The Product Owner controls the order of the items in the Product Backlog, but not how many are done each Sprint. Instead, the team decides how many to do. This decision is made in Sprint Planning and, of course, should be made in collaboration with the Product Owner, but ultimately the Product Owner must let the team freely decide how many items are planned. This freedom allows the team to be truly motivated and committed to the work as well as being collectively accountable for getting that work done. If the Product Owner forces a team to take on more work than it feels is within its capacity, then that dis-empowers the team, moves accountability for getting work done to the Product Owner, and completely dis-ables the team from getting to a high-performance state.
Solving technical problems is the job of the product developers on the Scrum Team, not the Product Owner. The Product Owner is responsible for the product from a business and user perspective and has authority over the team only in this limited realm. By overstepping the bounds of authority in this way, the Product Owner becomes an obstacle for the team by reducing its ability to self-organize. A Product Owner who is part of a team that has reached a high-performance state may be able to safely make technical suggestions, but should always be careful not to push the team to accept those suggestions.
The Product Owner’s main responsibility is to maintain the Product Backlog through direct communication with the users and stakeholders. To do this well it will take most of his time and effort to be effective. Hands-on technical is done by the Team Members not the Product Owner since this is not the Product Owner’s strength or area of expertise. If the Product Owner refrains from doing the hands-on technical work, then he is able to provide the vision and share the “what” that the team needs to accomplish. If not, he will be bogged down by the tasks and lose the time and ability to provide product guidance and connect with the stakeholders.
The Product Owner needs to be highly available to the Scrum Team. If the Scrum Team has a question about a Product Backlog Item, then the Product Owner should be able to respond within minutes to that question. Responding this quickly ensures that the Team is building the Product in a way that best satisfies the Product Owner. In particular, it helps to avoid surprises about basic aspects of the Product during the Sprint Review Meeting that then lead to wasteful changes or re-work. If the Product Owner does not have this level of availability, it may not cause any immediate problems, particularly if there are other team members who know the business and the product well. However, since Scrum holds the Product Owner accountable for what is built, it is often better for the Team to check its assumptions with the Product Owner.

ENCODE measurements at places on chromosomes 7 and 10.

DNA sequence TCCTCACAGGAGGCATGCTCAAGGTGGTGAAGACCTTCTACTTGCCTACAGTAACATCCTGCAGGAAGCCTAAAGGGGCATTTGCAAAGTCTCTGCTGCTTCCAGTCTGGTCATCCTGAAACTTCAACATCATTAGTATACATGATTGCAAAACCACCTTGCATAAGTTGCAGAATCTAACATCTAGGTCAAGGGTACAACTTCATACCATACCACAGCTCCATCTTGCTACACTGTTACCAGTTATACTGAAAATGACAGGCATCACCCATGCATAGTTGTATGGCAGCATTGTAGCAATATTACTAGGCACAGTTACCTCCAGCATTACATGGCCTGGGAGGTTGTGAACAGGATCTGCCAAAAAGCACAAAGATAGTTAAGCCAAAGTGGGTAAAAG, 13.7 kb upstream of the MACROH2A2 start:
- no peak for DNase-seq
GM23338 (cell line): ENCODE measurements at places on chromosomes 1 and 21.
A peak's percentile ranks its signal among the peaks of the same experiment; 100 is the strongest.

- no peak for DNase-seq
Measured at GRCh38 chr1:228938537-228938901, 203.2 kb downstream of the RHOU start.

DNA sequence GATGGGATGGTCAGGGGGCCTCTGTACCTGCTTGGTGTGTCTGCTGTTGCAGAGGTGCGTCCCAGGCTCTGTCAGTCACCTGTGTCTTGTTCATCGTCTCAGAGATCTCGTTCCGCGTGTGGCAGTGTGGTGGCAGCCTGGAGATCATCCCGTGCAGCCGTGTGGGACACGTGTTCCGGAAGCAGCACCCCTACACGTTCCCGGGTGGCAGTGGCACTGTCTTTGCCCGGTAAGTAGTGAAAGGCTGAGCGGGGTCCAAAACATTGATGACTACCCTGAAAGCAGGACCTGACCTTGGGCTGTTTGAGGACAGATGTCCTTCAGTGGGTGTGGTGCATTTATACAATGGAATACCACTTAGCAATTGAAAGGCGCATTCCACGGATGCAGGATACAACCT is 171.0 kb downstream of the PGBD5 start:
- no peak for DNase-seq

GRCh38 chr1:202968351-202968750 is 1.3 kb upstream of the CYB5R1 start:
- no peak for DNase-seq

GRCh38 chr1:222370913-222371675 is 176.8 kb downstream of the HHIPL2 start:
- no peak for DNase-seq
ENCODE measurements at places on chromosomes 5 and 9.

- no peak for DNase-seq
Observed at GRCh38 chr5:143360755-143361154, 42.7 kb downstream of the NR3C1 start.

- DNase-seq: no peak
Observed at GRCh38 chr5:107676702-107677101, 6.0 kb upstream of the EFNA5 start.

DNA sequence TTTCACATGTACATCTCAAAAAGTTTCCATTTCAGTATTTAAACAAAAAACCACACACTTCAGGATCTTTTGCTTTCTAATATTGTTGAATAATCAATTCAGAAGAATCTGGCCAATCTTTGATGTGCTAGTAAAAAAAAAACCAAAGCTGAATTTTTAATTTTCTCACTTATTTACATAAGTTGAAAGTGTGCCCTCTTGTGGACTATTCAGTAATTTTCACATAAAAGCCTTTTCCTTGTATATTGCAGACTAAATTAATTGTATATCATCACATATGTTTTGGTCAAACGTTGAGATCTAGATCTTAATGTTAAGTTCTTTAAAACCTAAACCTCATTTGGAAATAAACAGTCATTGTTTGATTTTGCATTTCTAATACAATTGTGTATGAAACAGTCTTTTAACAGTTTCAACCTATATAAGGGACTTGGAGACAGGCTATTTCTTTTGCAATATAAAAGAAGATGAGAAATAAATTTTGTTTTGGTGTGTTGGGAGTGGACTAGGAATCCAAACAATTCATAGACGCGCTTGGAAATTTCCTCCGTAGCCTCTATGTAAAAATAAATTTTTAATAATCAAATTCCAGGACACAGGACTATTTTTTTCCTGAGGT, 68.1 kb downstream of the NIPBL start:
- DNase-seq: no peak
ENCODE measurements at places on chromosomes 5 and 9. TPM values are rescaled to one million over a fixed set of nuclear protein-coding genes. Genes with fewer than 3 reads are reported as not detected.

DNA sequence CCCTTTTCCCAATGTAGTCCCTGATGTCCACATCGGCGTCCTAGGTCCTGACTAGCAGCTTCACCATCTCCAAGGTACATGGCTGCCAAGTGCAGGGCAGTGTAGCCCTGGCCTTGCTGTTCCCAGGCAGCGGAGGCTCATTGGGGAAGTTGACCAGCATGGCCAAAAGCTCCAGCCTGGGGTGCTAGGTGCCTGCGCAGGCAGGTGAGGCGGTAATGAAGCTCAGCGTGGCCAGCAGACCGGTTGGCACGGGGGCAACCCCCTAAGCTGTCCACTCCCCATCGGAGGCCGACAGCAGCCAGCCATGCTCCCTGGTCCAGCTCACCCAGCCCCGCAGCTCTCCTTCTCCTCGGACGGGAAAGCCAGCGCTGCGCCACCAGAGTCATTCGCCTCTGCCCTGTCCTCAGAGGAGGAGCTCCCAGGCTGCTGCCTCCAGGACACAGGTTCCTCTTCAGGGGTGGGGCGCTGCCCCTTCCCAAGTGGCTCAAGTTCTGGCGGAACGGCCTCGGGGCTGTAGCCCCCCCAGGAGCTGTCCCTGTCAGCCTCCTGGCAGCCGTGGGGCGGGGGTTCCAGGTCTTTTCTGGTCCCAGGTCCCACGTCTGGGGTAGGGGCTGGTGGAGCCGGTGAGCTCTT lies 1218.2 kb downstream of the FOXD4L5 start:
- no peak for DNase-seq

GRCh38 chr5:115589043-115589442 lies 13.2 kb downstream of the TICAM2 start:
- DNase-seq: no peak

The Product Owner is responsible for the Return on Investment (ROI) of the Product. In order to manage that responsibility, the Product Owner needs to estimate how much financial benefit the Product Backlog Items for a specific Sprint will generate, and compare that to the effort of one Sprint’s worth of the Scrum Team’s labor. This calculation then allows the Product Owner to decide if a given Sprint is worth doing or if the Scrum Team should turn its attention to other work… possibly even a different product. If the Product Owner has these estimates, then it is possible for the Product Owner to maximize the ROI of the Scrum Team. When these estimates are missing, it is difficult to ensure that the Scrum Team is working on the best possible PBIs. In the worst case, the Product Owner will spend the Team’s time working on very low ROI items and cause substantial problems for the business.
The Product Owner has the sole authority on putting the work of the Scrum Team at the end of a Sprint into the hands of users. This means that at the end of a Sprint, after the Sprint Review has occurred, the Product Owner considers the state of the Product (features, quality, performance, etc.) and the state of the business/market, and decides if the product should be sent out. In an IT or web environment, this means deployment. For other types of software this might be live updates or sending out DVDs to customers. There should be no other individuals who have the authority to do extra releases without the Product Owners approval, nor should there be anyone who can stop a release from going out if the Product Owner makes that decision. If the Product Owner has this authority, it can create a high level of efficiency in addressing the needs of the business or the needs of the market. If the Product Owner does not have this authority, then it undermines their authority over the ordering of the Product Backlog (since that ordering becomes meaningless) and it undermines the broader organization’s ability to hold the Product Owner accountable for results.